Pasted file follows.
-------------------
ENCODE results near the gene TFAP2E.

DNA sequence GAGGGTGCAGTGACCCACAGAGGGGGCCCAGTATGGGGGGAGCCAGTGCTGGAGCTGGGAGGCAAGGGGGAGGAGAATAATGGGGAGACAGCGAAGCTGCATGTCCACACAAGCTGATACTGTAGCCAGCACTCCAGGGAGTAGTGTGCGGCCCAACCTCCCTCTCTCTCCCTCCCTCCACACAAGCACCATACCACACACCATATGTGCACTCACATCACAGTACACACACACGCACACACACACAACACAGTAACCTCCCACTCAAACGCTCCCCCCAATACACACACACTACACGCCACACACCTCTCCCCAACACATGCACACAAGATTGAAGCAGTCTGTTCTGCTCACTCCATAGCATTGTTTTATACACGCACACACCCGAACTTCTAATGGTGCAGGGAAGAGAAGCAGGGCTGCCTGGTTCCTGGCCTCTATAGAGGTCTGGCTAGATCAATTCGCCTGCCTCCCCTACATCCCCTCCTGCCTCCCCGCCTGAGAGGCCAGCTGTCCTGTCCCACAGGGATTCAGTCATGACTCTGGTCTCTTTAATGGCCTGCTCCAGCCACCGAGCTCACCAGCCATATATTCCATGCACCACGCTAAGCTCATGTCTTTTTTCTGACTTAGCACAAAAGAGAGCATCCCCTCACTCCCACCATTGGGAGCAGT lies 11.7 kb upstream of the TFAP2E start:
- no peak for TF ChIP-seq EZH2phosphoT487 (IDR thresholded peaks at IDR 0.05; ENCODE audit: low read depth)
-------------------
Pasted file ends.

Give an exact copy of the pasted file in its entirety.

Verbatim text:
ENCODE results near the gene TFAP2E.

DNA sequence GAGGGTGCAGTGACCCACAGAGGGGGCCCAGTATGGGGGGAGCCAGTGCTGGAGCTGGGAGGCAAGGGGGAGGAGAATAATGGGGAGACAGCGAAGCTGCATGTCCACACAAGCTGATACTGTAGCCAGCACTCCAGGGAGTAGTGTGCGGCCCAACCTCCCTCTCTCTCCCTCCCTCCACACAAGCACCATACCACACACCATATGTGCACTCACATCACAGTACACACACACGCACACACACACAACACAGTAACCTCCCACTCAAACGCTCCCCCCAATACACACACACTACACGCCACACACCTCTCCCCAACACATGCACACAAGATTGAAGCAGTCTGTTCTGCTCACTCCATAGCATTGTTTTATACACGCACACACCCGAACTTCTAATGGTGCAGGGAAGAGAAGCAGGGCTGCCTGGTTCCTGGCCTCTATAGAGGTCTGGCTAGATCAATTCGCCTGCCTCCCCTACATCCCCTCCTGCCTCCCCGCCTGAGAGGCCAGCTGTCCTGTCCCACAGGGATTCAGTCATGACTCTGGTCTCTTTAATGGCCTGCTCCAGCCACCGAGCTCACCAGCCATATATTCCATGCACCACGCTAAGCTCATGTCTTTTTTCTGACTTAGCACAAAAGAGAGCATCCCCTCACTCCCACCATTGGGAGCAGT lies 11.7 kb upstream of the TFAP2E start:
- no peak for TF ChIP-seq EZH2phosphoT487 (IDR thresholded peaks at IDR 0.05; ENCODE audit: low read depth)